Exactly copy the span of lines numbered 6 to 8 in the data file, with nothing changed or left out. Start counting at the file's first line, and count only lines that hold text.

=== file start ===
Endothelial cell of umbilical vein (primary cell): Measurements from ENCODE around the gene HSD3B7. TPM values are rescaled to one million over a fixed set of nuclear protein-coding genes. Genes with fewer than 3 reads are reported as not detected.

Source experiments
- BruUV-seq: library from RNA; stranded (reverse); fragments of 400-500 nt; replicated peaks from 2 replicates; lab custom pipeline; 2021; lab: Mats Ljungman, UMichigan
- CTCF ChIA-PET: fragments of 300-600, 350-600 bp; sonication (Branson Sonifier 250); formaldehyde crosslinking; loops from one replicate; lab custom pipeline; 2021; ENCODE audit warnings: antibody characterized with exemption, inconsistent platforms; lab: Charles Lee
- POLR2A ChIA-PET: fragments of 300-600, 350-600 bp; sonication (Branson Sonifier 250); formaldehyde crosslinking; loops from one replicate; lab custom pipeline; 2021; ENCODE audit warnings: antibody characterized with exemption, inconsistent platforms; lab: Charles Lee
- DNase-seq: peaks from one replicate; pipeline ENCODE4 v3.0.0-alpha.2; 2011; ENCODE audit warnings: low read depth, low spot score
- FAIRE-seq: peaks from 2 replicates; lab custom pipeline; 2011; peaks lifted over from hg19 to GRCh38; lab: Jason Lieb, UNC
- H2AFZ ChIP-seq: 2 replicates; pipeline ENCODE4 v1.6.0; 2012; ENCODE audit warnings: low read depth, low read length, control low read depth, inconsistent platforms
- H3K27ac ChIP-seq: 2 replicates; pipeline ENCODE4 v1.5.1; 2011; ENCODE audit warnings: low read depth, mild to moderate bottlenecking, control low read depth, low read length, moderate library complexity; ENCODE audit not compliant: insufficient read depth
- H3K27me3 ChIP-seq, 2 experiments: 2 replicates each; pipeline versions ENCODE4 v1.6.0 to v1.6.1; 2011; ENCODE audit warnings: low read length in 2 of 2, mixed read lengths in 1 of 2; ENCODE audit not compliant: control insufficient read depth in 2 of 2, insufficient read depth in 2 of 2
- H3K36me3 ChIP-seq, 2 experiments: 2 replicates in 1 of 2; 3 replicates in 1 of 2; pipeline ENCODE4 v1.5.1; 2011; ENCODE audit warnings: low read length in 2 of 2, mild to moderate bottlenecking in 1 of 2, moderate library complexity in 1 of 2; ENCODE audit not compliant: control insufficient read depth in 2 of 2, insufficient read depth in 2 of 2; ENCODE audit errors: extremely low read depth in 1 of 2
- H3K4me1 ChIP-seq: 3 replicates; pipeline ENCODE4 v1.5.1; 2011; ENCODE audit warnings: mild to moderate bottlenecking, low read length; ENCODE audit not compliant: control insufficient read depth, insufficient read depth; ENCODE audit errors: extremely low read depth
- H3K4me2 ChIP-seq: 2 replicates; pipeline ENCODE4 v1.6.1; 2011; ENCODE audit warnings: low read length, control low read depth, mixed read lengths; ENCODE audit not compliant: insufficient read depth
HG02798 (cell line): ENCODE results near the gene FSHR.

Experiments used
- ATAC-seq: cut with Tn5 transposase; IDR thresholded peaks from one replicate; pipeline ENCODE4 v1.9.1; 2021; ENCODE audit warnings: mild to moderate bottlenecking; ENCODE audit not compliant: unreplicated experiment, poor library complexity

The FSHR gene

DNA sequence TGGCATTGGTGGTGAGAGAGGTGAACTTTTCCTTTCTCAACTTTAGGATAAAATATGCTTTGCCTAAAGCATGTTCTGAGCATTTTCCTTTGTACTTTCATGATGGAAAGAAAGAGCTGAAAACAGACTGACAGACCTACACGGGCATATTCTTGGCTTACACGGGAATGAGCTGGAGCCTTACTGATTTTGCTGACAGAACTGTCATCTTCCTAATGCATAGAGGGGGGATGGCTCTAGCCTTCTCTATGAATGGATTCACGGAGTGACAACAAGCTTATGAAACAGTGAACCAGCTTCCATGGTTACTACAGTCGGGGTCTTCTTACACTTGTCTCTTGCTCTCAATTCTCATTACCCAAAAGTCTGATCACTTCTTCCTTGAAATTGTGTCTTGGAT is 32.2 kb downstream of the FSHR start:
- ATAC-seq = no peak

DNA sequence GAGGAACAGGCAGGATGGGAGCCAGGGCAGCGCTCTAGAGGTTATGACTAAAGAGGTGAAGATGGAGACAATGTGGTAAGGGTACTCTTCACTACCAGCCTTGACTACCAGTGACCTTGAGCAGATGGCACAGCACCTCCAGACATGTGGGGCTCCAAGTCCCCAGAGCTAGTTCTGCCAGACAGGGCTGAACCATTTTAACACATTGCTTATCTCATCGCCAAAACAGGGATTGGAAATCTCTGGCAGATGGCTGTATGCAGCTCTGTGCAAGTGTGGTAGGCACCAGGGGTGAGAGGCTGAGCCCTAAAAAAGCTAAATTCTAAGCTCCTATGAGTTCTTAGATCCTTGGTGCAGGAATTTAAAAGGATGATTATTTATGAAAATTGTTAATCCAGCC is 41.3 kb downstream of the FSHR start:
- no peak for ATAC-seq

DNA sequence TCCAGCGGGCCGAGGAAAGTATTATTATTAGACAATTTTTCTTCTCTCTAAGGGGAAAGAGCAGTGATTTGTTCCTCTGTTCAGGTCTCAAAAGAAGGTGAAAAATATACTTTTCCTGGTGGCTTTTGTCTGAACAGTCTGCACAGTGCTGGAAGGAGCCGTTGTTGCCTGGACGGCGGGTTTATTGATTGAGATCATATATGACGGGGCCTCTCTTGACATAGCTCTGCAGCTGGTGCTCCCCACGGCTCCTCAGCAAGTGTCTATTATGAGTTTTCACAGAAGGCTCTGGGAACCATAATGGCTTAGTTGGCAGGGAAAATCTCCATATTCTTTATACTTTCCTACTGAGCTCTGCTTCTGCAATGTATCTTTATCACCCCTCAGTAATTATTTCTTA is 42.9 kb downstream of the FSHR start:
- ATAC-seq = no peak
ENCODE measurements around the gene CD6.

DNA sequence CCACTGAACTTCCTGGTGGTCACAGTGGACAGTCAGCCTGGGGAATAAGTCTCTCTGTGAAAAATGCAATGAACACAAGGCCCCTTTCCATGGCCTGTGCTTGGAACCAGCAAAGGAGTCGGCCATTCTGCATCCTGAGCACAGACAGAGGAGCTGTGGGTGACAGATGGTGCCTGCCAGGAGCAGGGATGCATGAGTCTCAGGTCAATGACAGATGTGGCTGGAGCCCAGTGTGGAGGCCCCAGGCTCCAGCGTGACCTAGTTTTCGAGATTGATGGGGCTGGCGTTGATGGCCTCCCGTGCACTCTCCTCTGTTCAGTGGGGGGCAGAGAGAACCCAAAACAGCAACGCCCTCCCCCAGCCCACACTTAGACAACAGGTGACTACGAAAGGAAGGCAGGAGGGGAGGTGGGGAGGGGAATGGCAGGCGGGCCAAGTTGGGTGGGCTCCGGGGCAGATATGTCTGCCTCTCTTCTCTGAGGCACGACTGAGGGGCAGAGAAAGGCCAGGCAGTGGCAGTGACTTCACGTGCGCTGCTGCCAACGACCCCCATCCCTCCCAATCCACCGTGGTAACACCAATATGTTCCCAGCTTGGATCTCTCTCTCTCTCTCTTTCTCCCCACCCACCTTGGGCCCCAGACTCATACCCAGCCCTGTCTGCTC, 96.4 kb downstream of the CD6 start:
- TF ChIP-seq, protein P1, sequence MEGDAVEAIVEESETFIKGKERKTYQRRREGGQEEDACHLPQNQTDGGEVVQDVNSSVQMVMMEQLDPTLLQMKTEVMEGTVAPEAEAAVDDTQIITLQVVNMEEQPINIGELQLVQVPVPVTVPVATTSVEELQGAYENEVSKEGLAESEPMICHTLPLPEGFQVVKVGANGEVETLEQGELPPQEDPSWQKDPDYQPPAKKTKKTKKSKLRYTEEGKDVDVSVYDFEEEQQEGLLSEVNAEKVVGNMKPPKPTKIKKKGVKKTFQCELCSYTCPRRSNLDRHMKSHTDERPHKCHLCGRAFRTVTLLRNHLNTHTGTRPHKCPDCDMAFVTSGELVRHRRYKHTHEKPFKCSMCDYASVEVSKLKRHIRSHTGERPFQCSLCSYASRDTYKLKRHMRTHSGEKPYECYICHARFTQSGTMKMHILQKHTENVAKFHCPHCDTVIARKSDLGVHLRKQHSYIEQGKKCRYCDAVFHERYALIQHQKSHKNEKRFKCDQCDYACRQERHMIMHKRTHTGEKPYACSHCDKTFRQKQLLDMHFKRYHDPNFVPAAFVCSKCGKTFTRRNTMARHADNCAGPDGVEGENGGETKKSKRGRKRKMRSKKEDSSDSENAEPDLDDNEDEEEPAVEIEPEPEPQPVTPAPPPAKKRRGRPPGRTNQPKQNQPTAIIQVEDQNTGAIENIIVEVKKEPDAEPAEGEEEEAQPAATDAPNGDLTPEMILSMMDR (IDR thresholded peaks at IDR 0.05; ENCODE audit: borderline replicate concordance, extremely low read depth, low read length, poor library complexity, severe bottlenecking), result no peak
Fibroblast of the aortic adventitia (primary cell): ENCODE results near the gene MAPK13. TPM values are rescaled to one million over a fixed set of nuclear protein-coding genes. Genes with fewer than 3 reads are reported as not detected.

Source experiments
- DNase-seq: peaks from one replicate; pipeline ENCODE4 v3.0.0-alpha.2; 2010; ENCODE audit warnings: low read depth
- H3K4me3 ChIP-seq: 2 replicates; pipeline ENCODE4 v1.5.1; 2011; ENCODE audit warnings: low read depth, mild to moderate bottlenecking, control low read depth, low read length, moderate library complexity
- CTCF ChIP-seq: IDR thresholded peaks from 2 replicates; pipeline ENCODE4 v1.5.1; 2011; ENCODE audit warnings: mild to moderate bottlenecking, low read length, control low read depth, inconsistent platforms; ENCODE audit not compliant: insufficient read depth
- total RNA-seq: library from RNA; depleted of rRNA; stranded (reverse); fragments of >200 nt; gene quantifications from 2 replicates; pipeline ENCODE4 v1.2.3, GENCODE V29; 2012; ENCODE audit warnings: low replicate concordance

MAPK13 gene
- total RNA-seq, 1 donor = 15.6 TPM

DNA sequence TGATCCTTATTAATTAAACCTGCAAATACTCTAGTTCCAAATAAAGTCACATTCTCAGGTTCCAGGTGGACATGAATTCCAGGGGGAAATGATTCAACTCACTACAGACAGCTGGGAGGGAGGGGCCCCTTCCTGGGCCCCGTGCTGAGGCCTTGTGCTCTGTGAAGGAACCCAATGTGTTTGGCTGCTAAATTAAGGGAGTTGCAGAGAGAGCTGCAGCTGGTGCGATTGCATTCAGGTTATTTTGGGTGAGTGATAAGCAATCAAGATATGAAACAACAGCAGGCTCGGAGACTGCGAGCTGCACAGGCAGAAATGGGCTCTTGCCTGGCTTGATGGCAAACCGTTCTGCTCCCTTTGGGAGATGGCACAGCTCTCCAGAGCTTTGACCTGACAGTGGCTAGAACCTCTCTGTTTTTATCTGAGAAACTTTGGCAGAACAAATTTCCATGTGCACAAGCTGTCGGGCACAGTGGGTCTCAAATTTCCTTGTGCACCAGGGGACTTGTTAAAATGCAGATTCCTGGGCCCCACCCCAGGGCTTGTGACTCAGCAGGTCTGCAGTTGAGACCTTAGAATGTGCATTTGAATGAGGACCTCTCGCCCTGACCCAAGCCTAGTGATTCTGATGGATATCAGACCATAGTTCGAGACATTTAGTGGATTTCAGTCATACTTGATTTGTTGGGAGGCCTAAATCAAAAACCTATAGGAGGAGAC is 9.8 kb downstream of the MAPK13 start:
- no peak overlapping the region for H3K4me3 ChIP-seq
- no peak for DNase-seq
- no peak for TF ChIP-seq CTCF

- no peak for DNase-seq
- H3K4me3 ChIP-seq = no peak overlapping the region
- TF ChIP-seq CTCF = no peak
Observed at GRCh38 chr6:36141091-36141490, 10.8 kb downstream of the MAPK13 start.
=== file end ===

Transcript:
- DNase-seq: peaks from one replicate; pipeline ENCODE4 v3.0.0-alpha.2; 2011; ENCODE audit warnings: low read depth, low spot score
- FAIRE-seq: peaks from 2 replicates; lab custom pipeline; 2011; peaks lifted over from hg19 to GRCh38; lab: Jason Lieb, UNC
- H2AFZ ChIP-seq: 2 replicates; pipeline ENCODE4 v1.6.0; 2012; ENCODE audit warnings: low read depth, low read length, control low read depth, inconsistent platforms